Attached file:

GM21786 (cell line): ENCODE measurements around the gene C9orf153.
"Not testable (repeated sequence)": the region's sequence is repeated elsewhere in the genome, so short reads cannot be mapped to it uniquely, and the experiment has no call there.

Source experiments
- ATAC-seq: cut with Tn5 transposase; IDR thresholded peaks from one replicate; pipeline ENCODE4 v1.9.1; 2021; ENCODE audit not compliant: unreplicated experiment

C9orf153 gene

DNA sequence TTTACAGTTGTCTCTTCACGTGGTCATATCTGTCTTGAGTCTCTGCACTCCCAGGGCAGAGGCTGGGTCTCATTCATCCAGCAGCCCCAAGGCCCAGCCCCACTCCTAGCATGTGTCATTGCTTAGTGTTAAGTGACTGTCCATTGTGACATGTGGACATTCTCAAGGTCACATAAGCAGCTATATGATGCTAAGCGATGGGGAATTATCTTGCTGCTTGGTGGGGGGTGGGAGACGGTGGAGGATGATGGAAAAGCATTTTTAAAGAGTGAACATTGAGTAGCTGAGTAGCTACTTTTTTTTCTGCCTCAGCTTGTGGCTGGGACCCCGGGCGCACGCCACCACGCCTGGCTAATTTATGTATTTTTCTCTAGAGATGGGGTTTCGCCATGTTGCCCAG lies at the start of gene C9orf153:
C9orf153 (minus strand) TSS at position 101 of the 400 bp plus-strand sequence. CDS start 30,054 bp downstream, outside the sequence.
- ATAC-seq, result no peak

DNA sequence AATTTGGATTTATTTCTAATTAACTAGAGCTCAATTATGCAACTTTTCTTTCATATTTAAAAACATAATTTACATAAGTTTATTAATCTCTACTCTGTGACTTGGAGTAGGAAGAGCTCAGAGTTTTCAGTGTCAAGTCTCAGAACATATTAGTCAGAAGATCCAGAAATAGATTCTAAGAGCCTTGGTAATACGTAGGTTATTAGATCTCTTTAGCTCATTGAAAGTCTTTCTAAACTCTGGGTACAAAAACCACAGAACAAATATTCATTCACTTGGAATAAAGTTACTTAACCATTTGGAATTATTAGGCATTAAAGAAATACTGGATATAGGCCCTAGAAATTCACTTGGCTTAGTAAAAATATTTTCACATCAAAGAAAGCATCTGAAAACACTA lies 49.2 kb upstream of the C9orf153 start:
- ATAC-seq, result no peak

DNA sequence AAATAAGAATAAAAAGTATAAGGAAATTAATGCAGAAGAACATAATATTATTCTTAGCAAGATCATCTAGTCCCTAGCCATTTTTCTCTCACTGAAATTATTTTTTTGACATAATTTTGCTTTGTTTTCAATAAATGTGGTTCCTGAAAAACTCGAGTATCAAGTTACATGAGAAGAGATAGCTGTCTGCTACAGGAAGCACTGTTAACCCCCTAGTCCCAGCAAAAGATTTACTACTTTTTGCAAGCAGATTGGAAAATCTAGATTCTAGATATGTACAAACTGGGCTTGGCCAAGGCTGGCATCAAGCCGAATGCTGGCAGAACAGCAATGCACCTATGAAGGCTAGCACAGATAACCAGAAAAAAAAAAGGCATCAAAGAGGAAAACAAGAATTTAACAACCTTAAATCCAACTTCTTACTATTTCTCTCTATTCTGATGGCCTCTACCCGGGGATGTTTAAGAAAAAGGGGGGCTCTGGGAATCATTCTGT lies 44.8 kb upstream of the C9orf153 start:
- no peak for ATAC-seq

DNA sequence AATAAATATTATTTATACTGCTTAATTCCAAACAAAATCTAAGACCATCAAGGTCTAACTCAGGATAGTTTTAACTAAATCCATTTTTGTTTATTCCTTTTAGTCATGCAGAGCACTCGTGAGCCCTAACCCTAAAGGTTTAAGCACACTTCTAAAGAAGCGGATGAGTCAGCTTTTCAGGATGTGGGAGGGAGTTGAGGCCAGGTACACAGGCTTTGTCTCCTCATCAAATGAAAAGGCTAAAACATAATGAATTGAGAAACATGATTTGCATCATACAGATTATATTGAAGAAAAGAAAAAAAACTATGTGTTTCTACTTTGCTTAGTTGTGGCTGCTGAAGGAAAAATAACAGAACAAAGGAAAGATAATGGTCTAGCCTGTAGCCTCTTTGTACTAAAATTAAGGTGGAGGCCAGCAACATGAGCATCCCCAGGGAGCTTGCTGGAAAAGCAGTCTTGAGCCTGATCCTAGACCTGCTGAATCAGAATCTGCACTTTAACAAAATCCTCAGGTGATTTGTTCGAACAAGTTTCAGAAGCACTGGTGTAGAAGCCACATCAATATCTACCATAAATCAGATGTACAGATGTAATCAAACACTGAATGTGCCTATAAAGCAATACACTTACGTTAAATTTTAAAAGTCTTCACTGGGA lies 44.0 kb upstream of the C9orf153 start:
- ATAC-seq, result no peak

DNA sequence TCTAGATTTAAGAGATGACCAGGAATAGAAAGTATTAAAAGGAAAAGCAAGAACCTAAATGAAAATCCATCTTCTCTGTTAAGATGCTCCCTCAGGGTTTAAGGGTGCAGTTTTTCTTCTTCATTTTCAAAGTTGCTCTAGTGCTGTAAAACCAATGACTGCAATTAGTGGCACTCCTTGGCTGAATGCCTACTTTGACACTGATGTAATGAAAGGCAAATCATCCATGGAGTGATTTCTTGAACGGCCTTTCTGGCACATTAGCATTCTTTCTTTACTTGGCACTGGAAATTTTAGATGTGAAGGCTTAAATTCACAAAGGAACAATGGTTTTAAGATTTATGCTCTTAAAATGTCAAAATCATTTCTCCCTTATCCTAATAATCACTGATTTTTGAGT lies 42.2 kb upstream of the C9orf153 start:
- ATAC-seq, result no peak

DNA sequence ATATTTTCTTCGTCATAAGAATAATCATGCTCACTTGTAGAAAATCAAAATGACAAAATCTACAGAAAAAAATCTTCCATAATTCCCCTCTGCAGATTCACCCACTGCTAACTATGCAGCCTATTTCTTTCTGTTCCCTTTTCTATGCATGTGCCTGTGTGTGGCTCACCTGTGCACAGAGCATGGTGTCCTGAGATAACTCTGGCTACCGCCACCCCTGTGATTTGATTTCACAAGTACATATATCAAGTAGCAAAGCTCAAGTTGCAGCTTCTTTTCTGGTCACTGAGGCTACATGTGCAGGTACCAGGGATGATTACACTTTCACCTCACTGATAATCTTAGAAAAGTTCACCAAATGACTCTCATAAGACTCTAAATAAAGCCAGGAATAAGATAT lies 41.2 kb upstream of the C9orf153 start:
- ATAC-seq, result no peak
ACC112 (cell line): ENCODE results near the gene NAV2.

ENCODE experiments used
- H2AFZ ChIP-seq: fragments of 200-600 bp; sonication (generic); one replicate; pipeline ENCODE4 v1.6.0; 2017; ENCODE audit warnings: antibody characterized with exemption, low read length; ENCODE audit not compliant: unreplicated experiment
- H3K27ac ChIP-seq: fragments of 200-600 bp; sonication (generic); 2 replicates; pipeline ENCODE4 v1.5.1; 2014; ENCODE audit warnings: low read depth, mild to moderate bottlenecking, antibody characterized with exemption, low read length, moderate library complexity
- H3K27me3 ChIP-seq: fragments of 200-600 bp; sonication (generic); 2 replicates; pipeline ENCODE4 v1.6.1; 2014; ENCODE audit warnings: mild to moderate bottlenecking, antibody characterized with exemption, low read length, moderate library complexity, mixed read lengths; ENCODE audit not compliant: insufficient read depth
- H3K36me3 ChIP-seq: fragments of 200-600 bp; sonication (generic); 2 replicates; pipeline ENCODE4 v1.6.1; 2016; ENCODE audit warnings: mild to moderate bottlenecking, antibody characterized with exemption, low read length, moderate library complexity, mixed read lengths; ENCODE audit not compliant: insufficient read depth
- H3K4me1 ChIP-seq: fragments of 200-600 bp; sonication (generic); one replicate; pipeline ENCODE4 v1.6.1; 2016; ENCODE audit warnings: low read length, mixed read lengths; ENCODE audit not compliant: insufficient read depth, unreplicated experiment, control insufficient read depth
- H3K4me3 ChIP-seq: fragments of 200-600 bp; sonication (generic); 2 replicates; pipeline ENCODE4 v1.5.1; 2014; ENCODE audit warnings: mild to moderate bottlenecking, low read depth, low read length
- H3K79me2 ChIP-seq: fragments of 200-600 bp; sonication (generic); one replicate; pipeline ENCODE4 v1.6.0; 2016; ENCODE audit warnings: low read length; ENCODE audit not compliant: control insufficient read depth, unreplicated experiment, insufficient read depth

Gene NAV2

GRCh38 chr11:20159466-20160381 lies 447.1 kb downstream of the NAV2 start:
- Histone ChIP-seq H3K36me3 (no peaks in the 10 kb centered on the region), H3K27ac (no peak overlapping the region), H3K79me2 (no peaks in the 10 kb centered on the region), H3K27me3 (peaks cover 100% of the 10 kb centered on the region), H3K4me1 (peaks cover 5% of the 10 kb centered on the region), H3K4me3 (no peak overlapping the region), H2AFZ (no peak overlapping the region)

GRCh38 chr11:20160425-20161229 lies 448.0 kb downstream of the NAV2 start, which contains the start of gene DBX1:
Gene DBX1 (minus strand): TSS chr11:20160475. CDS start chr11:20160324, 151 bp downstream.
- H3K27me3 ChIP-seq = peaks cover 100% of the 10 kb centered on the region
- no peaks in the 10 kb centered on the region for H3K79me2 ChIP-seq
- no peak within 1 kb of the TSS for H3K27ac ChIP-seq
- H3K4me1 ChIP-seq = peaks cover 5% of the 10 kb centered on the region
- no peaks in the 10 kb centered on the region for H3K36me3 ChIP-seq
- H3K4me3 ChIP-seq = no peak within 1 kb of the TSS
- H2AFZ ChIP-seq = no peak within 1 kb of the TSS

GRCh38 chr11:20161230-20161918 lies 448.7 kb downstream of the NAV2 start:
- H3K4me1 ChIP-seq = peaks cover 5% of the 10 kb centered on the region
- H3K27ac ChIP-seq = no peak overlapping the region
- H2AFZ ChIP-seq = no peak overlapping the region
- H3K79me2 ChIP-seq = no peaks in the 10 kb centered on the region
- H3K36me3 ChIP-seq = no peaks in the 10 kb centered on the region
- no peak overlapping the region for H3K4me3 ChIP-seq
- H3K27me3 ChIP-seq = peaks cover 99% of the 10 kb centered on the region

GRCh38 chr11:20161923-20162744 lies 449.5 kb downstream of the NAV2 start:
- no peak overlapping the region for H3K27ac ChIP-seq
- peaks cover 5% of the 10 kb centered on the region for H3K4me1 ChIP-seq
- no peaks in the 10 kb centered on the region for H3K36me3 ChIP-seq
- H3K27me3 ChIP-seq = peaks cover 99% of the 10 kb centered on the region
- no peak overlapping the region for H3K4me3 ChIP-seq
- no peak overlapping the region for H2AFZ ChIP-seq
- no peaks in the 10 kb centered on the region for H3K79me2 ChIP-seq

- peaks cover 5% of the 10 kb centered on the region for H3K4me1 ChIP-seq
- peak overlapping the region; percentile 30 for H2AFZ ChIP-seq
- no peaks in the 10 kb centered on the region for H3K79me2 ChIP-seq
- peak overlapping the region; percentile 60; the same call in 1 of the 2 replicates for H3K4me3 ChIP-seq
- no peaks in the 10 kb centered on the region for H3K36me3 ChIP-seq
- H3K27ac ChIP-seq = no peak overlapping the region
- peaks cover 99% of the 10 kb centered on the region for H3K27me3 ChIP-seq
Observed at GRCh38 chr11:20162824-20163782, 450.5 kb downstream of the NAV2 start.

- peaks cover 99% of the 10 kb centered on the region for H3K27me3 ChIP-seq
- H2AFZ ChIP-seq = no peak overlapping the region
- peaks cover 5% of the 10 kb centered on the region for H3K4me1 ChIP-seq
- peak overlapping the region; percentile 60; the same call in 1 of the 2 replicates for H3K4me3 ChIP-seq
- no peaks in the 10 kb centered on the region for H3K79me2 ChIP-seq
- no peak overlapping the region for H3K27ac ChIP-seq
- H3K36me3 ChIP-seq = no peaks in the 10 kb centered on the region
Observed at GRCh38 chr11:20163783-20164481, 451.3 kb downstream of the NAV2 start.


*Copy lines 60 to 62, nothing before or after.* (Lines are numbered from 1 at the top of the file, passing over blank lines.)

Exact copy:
- no peaks in the 10 kb centered on the region for H3K36me3 ChIP-seq
- H3K27ac ChIP-seq = no peak overlapping the region
- peaks cover 99% of the 10 kb centered on the region for H3K27me3 ChIP-seq